Smokey Robinson, Fantasia, H.E.R. and Rob Thomas examine whether Maroon 5 should listen to the online petition asking them to cancel their Super Bowl show to support players' right to protest. (14th of January)
During the Super Bowl Halftime Show, the football field becomes America's largest stage, a unique opportunity for artists to play half an hour for well over 100 million viewers. With an unsurpassed audience and a legacy of iconic performances, it has always been a stand-out performance for artists like Beyonce, Katy Perry and Lady Gaga for the mid-season show. It is akin to winning the Grammy for the Album of the Year, once a sign for artists that they love an institution as much as the Super Bowl.
As the chaotic preparation time until the mid-season show Super Bowl LIII of 2019 showed, things are quite different this time: The confirmed performers are dealing with waves of bad press in the weeks leading up to what should be the most exciting performances of their careers – a proof of how far the half-time show has fallen as one of the so-called biggest nights of music.
After months of coverage, many of the biggest American stars had turned down the half-time show slot, news Maroon 5 broke out on February 2nd at this game. When the fans wrote petitions asking the band not to play the show, the NFL officially delayed the monthly halftime show and waited until mid-January – a few weeks before the game – to actually confirm that Maroon 5 was playing would. When the rapper recently announced that Travis Scott would join Maroon 5 on stage, he assured that he would only agree if the NFL made a donation to a social justice organization and was nevertheless criticized for participating in the show.
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Monthly delayed announcements, angry fan petitions, tough charity targets – that's not the way a decade ago Shows shown.
In the ten years since Bruce Springsteen slipped into a camera during his half-time show performance in 2009, the NFL became toxic to artists seeking justice and their fans – transforming the once coveted performance slot into Guaranteed Poor PR (19659005)] Colin Kaepernick's kneeling controversy and the ensuing absence of NFL services inspired many artists to publicly speak out in his favor, allegedly contributing to Rihanna's decision to decline the opportunity for the mid-term exhibition. Similarly, the representative of Cardi B. Page Six said that she was not interested in "because she feels about Colin Kaepernick and the entire movement." And Jay-Z made clear his feelings about the NFL in the lyrics of his and Beyonce's "Ape *". *** "Single," last year, rapping, "I said no to the Super Bowl. / You need me, I do not need you."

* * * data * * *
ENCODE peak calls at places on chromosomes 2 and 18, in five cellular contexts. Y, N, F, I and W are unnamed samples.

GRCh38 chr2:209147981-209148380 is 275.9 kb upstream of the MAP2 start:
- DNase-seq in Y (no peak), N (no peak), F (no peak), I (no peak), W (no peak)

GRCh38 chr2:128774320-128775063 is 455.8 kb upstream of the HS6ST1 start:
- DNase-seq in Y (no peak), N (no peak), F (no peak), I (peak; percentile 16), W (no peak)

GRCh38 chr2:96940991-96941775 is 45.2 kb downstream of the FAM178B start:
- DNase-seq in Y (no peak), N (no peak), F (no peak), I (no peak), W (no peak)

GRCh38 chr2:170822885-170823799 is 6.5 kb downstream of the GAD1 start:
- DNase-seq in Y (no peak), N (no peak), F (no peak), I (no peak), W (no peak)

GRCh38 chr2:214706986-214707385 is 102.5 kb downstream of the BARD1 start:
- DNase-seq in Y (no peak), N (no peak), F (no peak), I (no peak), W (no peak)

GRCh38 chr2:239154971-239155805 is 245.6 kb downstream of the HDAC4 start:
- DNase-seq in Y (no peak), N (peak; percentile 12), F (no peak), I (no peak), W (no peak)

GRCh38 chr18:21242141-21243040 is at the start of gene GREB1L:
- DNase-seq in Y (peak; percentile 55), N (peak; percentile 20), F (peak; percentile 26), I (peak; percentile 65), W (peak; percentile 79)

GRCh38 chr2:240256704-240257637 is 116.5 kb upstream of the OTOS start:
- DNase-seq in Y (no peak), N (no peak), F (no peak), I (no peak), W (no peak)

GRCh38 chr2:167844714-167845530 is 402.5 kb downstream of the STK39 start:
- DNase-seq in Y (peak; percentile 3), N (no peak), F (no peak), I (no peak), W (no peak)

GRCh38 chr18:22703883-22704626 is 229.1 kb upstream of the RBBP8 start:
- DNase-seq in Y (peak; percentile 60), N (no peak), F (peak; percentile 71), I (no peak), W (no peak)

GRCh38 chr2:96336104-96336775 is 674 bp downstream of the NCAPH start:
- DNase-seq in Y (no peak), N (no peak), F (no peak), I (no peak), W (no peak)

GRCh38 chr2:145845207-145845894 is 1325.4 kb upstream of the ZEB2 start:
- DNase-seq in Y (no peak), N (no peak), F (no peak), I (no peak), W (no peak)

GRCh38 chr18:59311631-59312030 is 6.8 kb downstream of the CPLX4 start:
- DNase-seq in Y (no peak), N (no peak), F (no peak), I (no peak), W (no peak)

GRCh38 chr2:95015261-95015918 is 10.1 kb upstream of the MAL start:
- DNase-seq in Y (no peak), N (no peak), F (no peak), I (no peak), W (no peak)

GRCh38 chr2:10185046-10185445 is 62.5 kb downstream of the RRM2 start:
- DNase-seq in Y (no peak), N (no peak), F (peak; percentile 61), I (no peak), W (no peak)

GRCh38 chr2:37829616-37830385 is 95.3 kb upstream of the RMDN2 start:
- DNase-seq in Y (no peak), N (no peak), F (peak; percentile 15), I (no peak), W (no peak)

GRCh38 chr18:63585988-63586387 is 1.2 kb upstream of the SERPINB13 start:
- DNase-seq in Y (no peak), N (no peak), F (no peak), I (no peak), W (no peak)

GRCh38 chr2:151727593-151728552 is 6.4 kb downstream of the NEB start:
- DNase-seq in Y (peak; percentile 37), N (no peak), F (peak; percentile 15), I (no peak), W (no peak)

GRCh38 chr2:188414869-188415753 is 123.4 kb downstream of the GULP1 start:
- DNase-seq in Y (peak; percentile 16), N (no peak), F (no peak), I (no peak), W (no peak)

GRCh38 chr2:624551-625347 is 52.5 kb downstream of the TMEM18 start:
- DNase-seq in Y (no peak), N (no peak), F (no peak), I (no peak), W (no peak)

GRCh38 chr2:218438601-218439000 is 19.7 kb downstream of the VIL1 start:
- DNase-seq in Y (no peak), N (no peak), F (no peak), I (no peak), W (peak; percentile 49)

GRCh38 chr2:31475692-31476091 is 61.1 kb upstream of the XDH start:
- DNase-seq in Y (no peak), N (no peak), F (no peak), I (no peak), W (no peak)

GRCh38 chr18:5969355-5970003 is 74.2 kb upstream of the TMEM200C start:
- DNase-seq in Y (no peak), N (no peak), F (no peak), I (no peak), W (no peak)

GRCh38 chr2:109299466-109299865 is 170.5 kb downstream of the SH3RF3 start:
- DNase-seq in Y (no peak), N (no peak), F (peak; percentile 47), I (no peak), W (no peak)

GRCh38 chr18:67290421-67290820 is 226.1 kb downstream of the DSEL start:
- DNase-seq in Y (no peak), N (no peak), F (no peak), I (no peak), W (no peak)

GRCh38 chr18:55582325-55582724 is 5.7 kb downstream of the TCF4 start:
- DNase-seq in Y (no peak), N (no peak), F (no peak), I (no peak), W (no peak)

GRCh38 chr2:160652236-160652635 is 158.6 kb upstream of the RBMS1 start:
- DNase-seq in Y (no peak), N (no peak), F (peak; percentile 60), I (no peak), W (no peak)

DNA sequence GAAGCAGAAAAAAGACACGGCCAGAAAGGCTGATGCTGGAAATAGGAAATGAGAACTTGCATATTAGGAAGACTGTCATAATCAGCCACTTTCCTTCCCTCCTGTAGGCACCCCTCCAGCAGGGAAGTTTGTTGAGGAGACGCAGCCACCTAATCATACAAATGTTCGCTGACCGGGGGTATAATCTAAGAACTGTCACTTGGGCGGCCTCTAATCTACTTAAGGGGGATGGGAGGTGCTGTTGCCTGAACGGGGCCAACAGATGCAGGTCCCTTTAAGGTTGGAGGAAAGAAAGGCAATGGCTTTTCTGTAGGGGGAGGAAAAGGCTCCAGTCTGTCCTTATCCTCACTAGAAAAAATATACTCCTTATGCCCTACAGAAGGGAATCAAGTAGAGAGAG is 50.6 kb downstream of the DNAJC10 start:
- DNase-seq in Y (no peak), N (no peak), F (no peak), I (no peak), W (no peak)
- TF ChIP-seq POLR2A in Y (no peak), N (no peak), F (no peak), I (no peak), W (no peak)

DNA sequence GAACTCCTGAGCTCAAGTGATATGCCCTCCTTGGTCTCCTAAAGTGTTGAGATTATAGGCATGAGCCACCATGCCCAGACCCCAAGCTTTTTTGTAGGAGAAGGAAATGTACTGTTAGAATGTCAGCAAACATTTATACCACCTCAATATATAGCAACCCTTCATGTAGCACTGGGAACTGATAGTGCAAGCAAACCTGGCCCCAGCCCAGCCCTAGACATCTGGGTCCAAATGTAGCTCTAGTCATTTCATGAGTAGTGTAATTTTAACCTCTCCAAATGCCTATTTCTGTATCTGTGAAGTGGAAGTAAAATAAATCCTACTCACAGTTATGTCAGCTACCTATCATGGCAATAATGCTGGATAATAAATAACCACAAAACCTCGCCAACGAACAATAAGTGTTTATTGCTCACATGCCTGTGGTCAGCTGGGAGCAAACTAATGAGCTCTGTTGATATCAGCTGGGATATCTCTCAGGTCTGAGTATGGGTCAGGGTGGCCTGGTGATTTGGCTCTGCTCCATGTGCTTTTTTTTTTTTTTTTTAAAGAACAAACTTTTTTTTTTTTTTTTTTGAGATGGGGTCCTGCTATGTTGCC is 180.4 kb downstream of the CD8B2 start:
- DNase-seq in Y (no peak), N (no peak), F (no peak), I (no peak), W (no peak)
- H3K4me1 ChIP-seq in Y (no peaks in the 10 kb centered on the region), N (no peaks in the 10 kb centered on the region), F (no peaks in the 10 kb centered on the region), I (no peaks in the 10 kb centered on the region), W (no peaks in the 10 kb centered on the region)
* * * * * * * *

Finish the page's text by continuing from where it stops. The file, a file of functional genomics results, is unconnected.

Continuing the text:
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And although the performance certainly does not fuel the careers of Maroon 5 or Travis Scott, it's hard to imagine that artists want to sign up for the halftime show next year after last months' press debacle. 19659005] Since the initial speculation about Maroon 5's performance broke last fall, a widely publicized Change.org petition broke into over 100,000 people's signatures calling on the band not to play the show. When Scott sought to counter the controversy by announcing that the NFL would donate $ 500,000 to Dream Corps, an organization committed to social justice, he was publicly criticized for choosing to Colleagues like TI and Nick Cannon, with Kaepernick, who denies that Scott asked him if he should perform.
Atlanta's music scene could have been a perfect backdrop
Most worrying is the fact that 2019 should be a milestone year for the Halftime Show. Thanks to the host city of the Super Bowl in Atlanta – America's nexus of hip-hop culture – to their indigenous sons Outkast, TI, Migos, Future, Young Jeezy, Childish Gambino, 2 Chainz, Gucci Mane, Young Thug, 21 Savage and Killer Mike belong. It's unclear how many of these names the NFL wanted to appear in the Halftime Show, but only one has said yes – Big Boi, the rapper and outkast member from Atlanta, who has also confirmed that he will join Maroon 5 and Scott on stage will be quiet in the last few weeks near the radio.
More: The NFL's decision to ignore the Atlanta music scene for the Super Bowl Halftime Show is a missed opportunity
For all The Halftime Show has this one Year the danger that one can be the most depressing. What should have been a celebration of the embarrassment of the wealth that Atlanta has to offer is instead directed by Maroon 5, a band whose faceless pop hits are as far from the city's buzzing music culture as possible. Originally from Atlanta born NFL, Big Boi, apparently trying to keep his appearance as inconspicuous as possible, probably due to the venomous reception that greeted the headlines of the half-time show.
The Halftime Show is expected, as every year, on February 2 with tens of millions of viewers. And after that, the NFL will have to find a way to adapt to the new reputation of the halftime show. Maybe they will resort to booking older acts rather than the younger stars they've been chasing in recent years – stars doing this year is a clue, their calls may not be returned. As long as the Super Bowl survives, there will probably be a halftime show. The question is, will this show be of use after the near-fatal blow that sustained its reputation this year?
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